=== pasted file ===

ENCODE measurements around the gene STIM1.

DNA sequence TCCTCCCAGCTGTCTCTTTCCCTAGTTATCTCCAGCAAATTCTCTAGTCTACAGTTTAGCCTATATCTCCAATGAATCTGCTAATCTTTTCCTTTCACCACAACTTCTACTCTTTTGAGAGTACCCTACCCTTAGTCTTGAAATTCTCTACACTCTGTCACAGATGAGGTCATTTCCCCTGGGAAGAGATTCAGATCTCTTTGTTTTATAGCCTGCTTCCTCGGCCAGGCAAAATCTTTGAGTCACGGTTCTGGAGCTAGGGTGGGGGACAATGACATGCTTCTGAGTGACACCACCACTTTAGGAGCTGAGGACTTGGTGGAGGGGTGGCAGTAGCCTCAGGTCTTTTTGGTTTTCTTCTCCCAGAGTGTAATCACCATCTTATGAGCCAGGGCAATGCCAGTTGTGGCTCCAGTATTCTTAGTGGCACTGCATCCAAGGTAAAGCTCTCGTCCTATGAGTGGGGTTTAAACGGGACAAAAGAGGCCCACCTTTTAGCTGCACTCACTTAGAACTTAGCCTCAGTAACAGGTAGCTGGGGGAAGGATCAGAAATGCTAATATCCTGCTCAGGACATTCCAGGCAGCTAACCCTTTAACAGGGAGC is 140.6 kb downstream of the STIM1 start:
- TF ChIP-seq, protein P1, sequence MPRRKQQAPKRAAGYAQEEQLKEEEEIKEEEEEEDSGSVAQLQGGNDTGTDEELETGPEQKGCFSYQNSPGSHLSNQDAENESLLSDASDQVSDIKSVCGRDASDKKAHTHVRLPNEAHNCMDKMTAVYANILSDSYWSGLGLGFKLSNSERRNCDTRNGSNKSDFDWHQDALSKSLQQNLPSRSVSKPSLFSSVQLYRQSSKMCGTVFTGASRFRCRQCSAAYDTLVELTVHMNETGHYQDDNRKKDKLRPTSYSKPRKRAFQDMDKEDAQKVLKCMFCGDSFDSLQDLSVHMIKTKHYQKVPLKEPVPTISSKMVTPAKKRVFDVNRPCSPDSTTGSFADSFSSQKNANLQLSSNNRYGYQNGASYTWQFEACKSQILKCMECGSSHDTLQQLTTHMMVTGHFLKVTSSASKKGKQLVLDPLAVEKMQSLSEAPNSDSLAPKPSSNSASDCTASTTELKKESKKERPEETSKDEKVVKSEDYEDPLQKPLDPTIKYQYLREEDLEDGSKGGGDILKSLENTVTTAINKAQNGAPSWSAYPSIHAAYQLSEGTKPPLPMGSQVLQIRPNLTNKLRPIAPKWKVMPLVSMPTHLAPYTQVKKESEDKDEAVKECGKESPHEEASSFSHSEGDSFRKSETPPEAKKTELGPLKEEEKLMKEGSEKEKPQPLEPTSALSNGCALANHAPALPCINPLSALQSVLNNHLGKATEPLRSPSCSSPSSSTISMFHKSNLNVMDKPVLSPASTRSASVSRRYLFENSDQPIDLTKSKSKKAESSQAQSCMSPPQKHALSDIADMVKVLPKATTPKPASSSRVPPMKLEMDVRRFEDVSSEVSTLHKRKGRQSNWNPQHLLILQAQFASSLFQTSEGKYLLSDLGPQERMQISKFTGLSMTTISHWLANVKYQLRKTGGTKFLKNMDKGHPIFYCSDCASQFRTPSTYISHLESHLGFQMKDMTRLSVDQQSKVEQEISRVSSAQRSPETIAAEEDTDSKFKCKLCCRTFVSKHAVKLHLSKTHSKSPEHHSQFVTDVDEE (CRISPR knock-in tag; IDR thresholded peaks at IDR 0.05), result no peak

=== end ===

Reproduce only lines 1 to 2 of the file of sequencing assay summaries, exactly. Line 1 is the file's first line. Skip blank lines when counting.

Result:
ENCODE measurements around the gene STIM1.

DNA sequence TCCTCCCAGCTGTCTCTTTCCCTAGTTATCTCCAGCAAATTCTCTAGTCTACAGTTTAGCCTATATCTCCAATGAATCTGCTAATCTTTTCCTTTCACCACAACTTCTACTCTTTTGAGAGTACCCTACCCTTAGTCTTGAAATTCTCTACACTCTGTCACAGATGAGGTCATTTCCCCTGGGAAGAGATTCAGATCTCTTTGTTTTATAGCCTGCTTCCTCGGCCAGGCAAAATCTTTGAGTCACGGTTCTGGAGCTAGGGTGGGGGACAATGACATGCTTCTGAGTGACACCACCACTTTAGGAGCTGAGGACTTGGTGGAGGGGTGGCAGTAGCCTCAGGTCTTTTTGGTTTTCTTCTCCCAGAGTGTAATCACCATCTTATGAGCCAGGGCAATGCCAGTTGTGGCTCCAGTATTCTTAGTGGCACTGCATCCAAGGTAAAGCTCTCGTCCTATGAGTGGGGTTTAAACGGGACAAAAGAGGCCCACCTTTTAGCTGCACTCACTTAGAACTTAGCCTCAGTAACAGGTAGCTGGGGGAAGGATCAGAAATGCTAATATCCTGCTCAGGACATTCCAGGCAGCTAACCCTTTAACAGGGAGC is 140.6 kb downstream of the STIM1 start: